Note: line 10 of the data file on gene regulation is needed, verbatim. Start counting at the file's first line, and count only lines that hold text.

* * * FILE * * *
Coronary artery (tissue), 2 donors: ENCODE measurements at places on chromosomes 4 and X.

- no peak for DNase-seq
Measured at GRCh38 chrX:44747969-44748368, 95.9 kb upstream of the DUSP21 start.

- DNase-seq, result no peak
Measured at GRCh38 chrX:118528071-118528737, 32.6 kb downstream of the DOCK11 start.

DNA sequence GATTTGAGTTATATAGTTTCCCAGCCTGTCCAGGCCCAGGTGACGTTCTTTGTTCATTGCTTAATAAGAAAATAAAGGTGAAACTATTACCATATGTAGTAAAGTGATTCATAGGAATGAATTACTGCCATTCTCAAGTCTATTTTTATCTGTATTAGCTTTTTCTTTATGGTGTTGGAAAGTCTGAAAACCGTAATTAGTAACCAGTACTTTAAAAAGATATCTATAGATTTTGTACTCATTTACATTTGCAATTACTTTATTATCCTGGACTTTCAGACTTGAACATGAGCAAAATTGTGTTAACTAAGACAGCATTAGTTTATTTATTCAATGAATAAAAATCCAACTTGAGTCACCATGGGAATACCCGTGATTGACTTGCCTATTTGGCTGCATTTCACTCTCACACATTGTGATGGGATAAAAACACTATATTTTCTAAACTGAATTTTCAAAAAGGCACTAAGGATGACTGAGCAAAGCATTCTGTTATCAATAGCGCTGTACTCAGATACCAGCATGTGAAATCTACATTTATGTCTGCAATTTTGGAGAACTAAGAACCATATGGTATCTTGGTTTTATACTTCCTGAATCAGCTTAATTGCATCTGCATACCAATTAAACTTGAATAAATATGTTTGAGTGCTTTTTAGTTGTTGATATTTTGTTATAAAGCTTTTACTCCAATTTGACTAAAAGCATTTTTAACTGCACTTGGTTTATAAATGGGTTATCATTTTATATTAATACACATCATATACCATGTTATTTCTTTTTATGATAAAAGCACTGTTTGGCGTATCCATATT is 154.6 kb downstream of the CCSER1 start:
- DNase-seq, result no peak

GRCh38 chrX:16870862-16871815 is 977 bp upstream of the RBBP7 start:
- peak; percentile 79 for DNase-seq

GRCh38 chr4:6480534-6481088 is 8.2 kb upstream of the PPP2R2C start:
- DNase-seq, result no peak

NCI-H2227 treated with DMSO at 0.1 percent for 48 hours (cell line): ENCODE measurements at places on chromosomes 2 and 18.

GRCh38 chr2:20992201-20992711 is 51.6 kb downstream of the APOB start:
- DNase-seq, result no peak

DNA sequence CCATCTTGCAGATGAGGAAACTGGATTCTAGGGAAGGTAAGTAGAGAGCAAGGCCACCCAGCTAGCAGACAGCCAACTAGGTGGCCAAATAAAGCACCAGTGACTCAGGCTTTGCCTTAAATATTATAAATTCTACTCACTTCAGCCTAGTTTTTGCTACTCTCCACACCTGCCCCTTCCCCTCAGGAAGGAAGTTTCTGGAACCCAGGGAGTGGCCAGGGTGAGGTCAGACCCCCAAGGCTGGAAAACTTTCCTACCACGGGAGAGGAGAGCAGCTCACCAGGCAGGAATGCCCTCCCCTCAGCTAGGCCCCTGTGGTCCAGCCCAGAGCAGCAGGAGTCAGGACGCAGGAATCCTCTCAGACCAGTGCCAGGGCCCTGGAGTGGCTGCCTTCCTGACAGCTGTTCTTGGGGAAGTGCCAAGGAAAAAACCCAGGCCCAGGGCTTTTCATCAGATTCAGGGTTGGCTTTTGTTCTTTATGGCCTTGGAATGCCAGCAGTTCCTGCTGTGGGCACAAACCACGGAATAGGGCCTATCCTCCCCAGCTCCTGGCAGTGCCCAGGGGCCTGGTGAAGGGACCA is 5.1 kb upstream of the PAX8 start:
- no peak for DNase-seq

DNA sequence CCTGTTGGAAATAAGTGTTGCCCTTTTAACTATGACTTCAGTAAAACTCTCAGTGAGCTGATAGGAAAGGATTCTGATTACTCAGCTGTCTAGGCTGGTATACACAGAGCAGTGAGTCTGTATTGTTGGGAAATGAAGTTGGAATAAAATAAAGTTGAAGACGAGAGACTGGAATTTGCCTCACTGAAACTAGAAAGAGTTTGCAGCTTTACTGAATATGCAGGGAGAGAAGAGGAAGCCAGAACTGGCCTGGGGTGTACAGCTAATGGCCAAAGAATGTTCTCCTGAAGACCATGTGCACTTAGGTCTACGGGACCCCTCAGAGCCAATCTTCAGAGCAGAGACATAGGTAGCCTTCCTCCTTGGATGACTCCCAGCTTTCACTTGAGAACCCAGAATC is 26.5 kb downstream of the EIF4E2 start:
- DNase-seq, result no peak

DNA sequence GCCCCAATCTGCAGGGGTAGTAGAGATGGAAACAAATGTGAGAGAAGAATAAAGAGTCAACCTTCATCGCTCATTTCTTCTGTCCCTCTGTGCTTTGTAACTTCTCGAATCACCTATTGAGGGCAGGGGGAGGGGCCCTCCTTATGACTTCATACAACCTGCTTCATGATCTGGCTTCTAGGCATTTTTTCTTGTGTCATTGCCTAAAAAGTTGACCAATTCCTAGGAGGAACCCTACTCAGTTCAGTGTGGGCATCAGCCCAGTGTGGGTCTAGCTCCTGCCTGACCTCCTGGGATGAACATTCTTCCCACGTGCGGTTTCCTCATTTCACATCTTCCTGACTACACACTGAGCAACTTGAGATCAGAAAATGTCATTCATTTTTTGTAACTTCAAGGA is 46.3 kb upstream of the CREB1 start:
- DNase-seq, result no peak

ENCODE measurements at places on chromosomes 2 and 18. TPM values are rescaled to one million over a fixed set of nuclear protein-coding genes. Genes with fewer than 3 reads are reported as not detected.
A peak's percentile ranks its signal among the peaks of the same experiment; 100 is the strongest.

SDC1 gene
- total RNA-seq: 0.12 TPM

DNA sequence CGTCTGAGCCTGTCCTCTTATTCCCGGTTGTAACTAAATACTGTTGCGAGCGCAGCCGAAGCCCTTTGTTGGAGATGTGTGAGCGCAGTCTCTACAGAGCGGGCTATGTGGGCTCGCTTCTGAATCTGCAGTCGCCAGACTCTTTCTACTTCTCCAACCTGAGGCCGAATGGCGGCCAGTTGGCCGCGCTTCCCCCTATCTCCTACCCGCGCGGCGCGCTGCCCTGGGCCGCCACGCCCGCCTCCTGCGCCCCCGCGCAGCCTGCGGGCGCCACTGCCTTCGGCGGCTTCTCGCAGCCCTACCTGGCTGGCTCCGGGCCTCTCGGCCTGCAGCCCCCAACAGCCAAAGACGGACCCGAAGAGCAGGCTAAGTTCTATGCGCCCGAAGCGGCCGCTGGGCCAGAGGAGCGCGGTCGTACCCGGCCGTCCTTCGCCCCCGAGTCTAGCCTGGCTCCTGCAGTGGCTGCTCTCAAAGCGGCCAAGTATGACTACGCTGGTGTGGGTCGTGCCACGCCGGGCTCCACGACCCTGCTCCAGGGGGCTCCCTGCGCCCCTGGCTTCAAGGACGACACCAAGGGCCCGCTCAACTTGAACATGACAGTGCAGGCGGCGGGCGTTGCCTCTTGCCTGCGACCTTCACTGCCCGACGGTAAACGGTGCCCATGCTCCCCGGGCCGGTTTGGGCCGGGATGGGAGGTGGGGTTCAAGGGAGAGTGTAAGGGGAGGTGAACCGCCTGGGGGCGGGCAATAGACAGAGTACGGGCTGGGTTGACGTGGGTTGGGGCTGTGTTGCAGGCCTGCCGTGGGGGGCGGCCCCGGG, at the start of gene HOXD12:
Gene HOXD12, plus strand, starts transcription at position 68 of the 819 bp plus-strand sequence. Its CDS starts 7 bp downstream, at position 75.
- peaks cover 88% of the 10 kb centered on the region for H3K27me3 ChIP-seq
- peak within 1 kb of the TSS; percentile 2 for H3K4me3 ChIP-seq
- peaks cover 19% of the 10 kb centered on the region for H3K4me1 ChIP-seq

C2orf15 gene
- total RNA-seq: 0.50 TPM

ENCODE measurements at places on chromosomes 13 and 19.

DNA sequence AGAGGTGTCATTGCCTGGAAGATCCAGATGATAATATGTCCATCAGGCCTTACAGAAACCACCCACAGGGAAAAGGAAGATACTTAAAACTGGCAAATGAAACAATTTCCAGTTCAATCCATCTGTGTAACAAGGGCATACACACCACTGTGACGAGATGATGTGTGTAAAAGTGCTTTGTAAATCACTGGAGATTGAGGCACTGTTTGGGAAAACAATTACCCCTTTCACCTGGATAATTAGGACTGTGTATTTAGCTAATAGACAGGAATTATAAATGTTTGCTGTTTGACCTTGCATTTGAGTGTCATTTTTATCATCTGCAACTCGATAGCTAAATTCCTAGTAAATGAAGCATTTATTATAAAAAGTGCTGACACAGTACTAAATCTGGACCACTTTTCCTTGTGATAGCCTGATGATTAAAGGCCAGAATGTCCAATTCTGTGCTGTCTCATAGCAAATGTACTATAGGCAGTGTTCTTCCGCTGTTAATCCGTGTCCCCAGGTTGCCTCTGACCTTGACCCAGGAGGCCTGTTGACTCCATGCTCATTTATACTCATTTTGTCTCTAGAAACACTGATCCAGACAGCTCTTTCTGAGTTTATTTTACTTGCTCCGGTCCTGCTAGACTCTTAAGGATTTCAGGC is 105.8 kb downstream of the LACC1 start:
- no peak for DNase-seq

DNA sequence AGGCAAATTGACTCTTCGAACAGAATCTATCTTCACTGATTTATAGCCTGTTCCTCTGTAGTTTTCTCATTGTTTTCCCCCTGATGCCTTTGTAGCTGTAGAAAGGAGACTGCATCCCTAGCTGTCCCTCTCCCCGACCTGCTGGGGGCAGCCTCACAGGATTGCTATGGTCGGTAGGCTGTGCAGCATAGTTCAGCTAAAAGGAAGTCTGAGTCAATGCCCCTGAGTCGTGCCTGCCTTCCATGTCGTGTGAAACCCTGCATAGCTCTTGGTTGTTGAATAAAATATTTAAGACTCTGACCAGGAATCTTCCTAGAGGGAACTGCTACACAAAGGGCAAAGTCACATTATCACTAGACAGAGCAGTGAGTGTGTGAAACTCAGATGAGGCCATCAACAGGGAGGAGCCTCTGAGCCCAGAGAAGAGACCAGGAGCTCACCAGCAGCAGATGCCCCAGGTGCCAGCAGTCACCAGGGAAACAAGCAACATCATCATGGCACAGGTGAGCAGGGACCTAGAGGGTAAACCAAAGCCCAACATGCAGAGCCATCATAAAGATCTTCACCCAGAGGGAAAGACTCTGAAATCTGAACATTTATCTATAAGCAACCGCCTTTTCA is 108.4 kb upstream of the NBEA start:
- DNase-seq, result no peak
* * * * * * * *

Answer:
GRCh38 chr4:6480534-6481088 is 8.2 kb upstream of the PPP2R2C start: